The National Eligibility cum Entrance Test (NEET) is a national level entrance exam for getting admission into government and private medical colleges in India. NEET UG is conducted by NTA (National Testing Agency). NTA is a government-approved body for conducting higher level entrance exams. NEET UG is conducted once in a year, usually in May and the results are declared by June end or first week of July. Once the results are declared those medical colleges, approved by MCI, releases their respective cutoff lists. The candidates who clear the cutoff are allowed to sit for the counseling. After counseling the eligible candidate gets admission in a medical college.

What next after MBBS?

The journey begins after the candidate gets admission into the college. They have to complete a 5.5 year of course duration (4.5-year academic education and 1 year of mandatory internship). Since MBBS is a professional course so after completing the studies one has total job security. An MBBS graduate may go for a PG degree in the domain of M.S(Master of Surgery) or M.D (Master of Medicine). Also, they can start practicing as Junior Doctors, Physician, Junior Surgeon, Medical Lecturer or Professor, Scientists, etc. But the path after completing MBBS degree is not as smooth as it appears. One has to cross many hurdles in order to make their future secure and earn a good amount of money.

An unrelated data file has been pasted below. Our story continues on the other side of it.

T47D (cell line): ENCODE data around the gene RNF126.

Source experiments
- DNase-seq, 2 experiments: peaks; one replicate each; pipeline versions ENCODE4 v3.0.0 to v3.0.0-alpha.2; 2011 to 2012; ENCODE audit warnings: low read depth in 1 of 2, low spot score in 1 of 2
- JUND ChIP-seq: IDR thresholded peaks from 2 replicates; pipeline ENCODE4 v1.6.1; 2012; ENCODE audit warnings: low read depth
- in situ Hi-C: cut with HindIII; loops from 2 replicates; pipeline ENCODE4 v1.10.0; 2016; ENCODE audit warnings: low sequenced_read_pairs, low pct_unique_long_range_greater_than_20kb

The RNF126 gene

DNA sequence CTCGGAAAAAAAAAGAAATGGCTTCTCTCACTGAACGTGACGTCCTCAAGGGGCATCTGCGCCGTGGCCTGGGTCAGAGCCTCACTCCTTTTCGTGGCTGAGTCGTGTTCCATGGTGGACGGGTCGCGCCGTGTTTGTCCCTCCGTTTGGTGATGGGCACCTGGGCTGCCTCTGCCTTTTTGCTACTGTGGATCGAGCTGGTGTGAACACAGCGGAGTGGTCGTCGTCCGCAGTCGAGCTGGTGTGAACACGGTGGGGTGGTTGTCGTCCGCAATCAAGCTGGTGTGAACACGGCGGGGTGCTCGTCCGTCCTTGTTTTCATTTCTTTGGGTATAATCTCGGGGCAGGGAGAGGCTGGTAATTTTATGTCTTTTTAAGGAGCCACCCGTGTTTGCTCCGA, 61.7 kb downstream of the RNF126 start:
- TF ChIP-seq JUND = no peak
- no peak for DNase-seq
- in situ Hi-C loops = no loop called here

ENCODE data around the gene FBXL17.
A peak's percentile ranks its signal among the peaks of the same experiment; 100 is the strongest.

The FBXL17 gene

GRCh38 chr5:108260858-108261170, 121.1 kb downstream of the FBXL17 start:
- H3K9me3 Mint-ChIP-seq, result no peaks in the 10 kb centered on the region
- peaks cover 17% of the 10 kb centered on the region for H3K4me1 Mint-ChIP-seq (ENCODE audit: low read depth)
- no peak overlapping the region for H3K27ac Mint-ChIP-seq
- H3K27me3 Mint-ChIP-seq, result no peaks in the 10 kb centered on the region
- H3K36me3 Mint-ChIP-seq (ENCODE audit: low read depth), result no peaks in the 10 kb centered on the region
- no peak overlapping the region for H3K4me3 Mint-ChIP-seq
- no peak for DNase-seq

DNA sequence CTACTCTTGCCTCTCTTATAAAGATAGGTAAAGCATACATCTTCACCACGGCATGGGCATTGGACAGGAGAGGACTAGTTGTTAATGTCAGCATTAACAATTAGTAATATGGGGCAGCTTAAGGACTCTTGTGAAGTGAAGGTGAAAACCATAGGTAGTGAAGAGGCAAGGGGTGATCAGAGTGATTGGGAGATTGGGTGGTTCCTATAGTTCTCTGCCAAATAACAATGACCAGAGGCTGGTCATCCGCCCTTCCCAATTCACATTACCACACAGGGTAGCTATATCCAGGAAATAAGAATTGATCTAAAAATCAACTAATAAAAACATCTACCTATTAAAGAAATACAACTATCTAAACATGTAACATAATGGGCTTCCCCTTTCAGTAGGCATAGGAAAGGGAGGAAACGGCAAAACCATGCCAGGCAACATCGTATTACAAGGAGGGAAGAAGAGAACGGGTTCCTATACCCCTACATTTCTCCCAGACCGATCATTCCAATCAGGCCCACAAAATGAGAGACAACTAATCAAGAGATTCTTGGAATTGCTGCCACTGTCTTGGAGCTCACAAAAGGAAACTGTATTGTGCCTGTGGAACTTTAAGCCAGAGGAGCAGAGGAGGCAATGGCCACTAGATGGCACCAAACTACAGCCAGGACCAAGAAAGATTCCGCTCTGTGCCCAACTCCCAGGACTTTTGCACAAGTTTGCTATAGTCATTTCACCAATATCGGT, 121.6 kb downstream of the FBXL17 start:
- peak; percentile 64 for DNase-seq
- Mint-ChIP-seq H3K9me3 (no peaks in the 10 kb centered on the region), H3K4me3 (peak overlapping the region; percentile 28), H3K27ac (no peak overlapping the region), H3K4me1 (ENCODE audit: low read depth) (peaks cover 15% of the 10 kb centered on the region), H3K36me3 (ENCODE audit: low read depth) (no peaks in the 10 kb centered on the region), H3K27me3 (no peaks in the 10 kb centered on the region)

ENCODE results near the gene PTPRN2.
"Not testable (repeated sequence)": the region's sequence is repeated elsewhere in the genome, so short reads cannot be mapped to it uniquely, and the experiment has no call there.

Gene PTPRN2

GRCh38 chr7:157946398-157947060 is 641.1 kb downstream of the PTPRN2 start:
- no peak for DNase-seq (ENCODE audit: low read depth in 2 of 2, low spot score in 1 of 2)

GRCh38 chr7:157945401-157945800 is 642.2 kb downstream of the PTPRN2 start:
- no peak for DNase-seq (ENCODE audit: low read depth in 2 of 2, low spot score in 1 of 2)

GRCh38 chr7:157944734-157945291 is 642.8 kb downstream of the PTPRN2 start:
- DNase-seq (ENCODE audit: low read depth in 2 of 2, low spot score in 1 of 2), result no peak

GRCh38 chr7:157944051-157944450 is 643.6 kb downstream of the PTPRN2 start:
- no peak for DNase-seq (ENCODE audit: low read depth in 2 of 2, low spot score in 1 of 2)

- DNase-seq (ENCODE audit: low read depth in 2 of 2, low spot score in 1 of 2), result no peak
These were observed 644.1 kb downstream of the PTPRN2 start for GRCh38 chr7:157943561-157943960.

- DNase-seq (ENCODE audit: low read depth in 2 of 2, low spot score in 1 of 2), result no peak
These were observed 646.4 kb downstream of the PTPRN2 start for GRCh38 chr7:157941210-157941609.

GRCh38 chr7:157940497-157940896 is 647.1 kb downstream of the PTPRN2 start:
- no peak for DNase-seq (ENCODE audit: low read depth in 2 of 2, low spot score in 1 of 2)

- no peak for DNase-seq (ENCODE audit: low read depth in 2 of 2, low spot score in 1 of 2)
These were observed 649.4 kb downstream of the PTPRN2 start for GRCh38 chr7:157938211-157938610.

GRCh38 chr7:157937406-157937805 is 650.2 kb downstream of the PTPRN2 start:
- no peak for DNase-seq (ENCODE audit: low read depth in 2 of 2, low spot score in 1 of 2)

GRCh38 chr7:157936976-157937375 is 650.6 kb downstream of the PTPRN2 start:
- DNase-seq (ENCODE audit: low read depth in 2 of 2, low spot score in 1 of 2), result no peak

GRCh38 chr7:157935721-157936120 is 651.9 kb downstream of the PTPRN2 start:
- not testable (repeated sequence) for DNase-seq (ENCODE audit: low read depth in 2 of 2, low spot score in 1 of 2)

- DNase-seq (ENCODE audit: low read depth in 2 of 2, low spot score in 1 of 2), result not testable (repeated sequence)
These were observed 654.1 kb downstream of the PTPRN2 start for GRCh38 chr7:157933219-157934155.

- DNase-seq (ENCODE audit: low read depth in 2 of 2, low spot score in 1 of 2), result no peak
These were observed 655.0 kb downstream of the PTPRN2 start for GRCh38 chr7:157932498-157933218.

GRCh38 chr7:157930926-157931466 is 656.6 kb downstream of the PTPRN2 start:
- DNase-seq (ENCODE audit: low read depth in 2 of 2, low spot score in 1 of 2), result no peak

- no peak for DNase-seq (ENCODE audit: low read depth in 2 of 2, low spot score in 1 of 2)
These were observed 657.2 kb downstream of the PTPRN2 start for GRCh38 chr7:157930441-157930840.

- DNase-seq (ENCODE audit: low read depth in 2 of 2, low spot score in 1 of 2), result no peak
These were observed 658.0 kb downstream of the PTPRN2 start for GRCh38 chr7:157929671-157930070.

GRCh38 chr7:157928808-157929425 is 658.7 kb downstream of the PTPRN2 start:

Is it a long haul to carry?

MBBS is certainly not an easy carrier option. One has to devote completely to the course to become a successful doctor. The field of medicine stands the taste of time. But, it has become an adage to pursue a career in the field of medicine. The number of applicants is increasing every year. And their chances of getting selected for the admission is abysmally low. The ratio of the total number of seats and the number of applicants is very small. Thus, it becomes skeptical to suggest medical education as a perfect career choice.